are underrepresented only in tactical operations and as general officers—and by a very wide margin.

The reasons for such disparities between the participation of men and women in Army occupational areas can be attributed to legal and policy restrictions on women in combat, tradition, and personal choice. On the matter of personal choice, previous research suggests that women who join the military tend to prefer jobs that are traditionally associated with women (Binkin and Eitelberg, 1986). One factor to keep in mind here is that women, although underrepresented in many areas (based on overall levels of participation) are not unrepresented. As Table 6.4 indicates,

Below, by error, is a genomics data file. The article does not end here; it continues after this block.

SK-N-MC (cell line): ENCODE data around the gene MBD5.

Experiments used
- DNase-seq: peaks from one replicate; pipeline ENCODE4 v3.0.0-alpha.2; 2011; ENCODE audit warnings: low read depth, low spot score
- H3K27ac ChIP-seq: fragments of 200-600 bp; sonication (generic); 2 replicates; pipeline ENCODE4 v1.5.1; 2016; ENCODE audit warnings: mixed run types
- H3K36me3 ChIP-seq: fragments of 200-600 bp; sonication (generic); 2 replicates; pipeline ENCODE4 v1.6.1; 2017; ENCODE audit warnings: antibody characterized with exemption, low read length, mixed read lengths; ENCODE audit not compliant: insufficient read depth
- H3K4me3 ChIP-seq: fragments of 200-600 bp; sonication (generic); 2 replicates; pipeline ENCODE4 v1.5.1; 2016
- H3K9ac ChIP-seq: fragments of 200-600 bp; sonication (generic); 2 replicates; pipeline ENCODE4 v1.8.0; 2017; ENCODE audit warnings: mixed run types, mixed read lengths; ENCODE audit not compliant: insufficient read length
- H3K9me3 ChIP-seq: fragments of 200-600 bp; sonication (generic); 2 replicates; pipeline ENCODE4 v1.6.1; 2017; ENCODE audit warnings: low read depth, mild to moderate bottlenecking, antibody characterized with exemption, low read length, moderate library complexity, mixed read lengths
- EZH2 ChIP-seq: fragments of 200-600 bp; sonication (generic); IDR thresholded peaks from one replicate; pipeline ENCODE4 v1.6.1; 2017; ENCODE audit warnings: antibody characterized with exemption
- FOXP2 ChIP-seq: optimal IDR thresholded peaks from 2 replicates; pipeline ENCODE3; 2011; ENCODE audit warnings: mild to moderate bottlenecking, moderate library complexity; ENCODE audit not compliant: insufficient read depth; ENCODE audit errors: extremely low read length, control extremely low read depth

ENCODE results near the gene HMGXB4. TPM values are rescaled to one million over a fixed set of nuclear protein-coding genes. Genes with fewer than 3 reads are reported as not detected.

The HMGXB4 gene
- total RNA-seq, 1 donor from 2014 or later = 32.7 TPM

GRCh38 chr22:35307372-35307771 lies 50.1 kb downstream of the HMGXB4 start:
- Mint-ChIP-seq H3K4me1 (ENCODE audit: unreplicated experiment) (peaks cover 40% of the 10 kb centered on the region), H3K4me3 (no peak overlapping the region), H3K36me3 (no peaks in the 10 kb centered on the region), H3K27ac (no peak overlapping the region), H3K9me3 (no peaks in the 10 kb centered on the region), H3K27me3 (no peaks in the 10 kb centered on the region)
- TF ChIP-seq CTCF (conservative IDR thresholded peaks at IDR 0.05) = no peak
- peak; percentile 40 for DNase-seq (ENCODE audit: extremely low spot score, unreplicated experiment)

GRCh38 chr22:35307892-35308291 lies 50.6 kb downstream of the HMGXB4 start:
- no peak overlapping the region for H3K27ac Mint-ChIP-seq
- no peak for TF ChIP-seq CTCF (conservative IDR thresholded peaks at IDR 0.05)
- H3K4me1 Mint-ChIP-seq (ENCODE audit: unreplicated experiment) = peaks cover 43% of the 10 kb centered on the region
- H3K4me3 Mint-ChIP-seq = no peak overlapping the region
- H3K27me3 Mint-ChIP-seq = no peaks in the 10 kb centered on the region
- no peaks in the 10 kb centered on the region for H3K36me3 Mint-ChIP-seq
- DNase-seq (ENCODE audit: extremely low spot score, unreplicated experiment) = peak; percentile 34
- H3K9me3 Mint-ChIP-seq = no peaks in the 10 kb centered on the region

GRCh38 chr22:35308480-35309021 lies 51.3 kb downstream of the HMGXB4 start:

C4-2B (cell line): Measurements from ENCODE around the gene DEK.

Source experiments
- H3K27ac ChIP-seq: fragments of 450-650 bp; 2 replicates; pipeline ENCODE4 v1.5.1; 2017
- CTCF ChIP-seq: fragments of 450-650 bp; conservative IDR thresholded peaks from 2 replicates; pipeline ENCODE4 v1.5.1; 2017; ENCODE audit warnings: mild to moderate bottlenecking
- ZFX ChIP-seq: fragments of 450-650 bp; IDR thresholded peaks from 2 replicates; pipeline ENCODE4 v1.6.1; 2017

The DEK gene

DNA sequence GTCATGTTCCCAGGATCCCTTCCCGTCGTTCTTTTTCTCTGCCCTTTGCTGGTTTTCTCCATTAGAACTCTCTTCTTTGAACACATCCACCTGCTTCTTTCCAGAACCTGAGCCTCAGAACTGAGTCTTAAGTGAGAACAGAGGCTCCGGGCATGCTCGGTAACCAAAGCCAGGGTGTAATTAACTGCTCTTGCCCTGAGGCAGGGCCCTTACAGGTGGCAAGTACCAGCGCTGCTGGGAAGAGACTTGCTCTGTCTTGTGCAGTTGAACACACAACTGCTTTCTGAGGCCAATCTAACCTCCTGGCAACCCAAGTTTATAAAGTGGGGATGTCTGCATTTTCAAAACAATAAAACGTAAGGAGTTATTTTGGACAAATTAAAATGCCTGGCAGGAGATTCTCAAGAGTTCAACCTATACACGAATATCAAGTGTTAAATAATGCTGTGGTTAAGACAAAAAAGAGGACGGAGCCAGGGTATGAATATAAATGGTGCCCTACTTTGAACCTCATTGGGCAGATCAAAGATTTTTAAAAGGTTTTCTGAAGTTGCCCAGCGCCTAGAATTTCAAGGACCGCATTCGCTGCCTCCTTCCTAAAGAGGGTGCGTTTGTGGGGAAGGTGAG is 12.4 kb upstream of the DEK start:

TABLE 6.4

Number and Percentage of Military Occupations with 10 or More Personnel That Have No Women, by Service and Officer/Enlisted Status, 1996

Service

Officer

Enlisted

Total

Army

 

 

 

All occupations

188

250

438

No women

19

35

54

Percent

10.2

14.0

12.4

Navy

 

 

 

All occupations

526

999

1,525

No women

104

263

367

Percent

19.8

26.4

24.1

Marine Corps

 

 

 

All occupations

123

316

439

No women

49

64

113

Percent

39.9

20.3

25.8

Air Force

 

 

 

All occupations

257

243

500

No women

29

17

46

Percent

11.3

7.0

9.2

Total

 

 

 

All occupations

1,094

1,808

2,902

No women

201

379

580

Percent

18.4

21.0

20.0

 

SOURCE: Defense Advisory Committee on Women in the Services, Utilization of Women Indicator Report (Monterey, CA: Defense Manpower Data Center/Naval Postgraduate School, 30 September 1996), p. 53.



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